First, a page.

Another Glimpse of Paradise - The Works of Chike Azuonye

By Ike Okonta

All artists are dreamers, but there are some whose quest for the ultimate dream takes them away, irrevocably, from the here and now. Like Paul Gauguin, the French artist who exiled himself to Melanesia in search of the ideal and capturing the soul of those beautiful islands in such vivid colours that the world for an instant had a glimpse of Paradise, or what it might have looked like, through Gauguin's eyes.

Chike Azuonye is in every sense a modem painter, living and working in London, the art capital of the world. And yet, like Paul Gauguin, he insists on dreaming the world anew- or rather, daydreaming the world of his Nigerian childhood in vivid Technicolor. In evoking an Arcadian past to confront the steel and glass of the European megapolis, Mr Azuonye is walking a well-beaten path, like the writer Camara Laye whose classic story of his Guinean childhood, THE AFRICAN CHILD, provided a refreshing counterpoint to the grey and sombre Paris of his student days.

But it would be grossly misleading to categorise Chike Azuonye as just another home-sick African artist working out his dreams on canvas in a lonely London studio. Azuonye is by choice and inclination a griot of sorts, journeying back to a past when the moon bathed the village green in a cascade of gold and the wily tortoise set out at twilight to conquer the world. These are folk tales of a forgotten past, a past sliding slowly and dangerously toward extinction but which Chike Azuonye has retrieved and captured permanently on canvas.

At first encounter with Azuonye's work, you are immediately struck by the sheer visual power of the canvases. This is one painter who delights in spectacle for the sheer joy of it. He works mainly in oil and acrylic, using the palette knife and applying the colours in layers, cascade upon cascade until the painting begins to gradually take shape and then suddenly explode in a kaleidoscope of dancing images. Mi Azuonye's canvas is a vast tableau of bright reds and indigos and Prussian blues and oranges. They clash and collide and then finally resolve themselves in an orchestra of colours. You see the griot's tale as embodied in the visual images but it is the merry colours that bring Azuonye's stories forcefully to life. He is, first and foremost, a painter of merry colours.

Life as it was lived in Nigeria, a vanishing past which nevertheless retains some of its charm and allure, is Mr Azuonye's terrain. He celebrates northern Nigerian womanhood in a painting that depicts two women scantily clad in wrappers and beads and carrying gourds. The Fulani milkmaid is a favourite subject of Nigerian painters, but in Azuonye's hand the object is relegated to the background and colour is given full play. You do not see the milkmaids as such. Rather you are treated to a visual feast- a brilliant interplay of reds and ambers and oranges. The red and blue wrappers, the beads, the full succulent breasts thrusting out at you in defiant display of their power and beauty-woman in all her glory, these are what Azuonye seeks to celebrate in this picture, using his colours the way an accomplished minstrel uses words to adorn his tale.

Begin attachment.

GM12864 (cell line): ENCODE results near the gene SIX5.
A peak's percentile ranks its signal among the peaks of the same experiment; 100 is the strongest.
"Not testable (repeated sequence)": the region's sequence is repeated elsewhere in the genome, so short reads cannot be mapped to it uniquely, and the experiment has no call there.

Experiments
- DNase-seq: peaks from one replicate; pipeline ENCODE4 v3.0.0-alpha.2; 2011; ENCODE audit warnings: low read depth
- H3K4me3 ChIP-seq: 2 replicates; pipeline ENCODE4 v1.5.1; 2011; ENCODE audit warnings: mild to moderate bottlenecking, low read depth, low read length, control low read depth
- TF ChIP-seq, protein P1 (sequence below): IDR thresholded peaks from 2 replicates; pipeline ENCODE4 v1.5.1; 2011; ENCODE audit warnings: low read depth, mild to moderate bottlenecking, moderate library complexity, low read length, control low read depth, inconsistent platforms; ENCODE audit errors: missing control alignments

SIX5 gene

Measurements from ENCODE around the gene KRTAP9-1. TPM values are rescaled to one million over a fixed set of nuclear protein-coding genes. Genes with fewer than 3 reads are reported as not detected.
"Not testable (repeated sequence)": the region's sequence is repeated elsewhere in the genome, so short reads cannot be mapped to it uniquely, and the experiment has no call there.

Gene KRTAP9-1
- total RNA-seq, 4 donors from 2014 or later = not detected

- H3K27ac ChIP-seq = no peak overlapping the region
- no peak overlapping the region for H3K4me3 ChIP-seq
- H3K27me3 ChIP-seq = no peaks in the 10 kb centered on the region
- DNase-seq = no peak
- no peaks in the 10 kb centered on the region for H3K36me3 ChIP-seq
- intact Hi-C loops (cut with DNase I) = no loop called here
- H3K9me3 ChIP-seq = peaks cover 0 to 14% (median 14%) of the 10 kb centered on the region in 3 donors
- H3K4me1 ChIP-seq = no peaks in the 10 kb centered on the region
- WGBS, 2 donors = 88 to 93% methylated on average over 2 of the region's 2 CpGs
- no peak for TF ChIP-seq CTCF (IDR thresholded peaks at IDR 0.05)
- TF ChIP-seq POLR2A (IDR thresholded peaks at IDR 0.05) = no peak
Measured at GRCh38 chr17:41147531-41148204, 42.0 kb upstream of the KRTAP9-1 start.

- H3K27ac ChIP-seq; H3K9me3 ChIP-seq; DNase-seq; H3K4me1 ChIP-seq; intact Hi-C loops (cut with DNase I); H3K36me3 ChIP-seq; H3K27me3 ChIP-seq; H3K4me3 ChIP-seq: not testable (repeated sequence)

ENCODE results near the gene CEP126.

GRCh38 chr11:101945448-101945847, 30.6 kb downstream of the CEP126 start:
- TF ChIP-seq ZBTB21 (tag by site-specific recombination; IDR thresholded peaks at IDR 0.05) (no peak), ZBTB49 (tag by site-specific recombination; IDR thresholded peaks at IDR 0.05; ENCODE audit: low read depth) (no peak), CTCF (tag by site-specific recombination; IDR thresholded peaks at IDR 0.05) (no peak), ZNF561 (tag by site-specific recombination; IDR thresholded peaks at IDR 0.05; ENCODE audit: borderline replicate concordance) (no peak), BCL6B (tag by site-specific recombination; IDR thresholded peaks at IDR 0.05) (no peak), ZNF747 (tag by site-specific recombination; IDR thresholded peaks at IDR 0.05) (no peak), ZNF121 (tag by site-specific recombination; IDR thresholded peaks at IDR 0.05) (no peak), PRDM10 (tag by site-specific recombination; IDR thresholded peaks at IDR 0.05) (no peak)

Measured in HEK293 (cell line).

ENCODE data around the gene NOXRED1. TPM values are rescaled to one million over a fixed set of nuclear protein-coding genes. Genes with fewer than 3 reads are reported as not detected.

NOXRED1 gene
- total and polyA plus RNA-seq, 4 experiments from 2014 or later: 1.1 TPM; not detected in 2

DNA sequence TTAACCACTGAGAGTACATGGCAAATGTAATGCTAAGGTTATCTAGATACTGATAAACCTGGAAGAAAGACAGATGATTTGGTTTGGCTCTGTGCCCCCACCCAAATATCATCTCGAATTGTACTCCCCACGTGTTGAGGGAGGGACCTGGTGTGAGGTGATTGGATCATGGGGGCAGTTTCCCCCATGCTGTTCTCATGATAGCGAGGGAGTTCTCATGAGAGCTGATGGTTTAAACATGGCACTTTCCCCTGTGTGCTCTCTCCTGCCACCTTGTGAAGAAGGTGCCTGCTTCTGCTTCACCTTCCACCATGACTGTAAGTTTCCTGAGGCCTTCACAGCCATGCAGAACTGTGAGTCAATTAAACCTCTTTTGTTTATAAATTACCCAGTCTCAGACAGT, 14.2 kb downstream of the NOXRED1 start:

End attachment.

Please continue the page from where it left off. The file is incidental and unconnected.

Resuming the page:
In work after work- two drummers on market day, women hurrying to the farm at dawn accompanied by an insomniac moon, a study of musicians and musical instruments Azuonye returns to the past, throwing up symbols of a dying culture- kolanuts, cowries, manilas, and using them, not as exotica but living things that people his canvases, silent witnesses to a life that was once simple and beautiful but is now giving way to the regime of grey steel that Western civilization has imposed on the rest of us. There is dance and merriment and celebration here. But you cannot help but detect the underlying sadness in some of the canvases. It is there in Azuonye's muted blues and indigos, in the grim expression on some of the faces that stare at you as though protesting their dark fate, condemned as they are to vanish from a world that no longer has any use for moonlight tales, for new yam festivals, for truth and beauty.

Chike Azuonye is an artist working in a cultural milieu that has been given over to art as media hype, a society where a pretty lady sleeping in a cage or two cows copulating in a glass case easily passes off as the' latest masterpiece.' Installation and ambiguity is all, and the curator rather than the artist himself is the star personality in the new circus show. But Azuonye does not derive any satisfaction from conceptual art. For him art is spectacle, a celebration of life in all its splendour. A typical Azuonye canvas is like the Ijele masquerade, that masterpiece of Igbo art where design and colour and dance and sheer joie de vivre find a wonderful unity. Like his Igbo forbears, Chike Azuonye is keeping the faith, elevating spectacle over concept, entertaining rather than indulging in self-serving conceit- and the result is art that is refreshing in its beauty and simplicity, a glimpse of paradise.

Ike Okonta is a writer and cultural critic. He lives in London.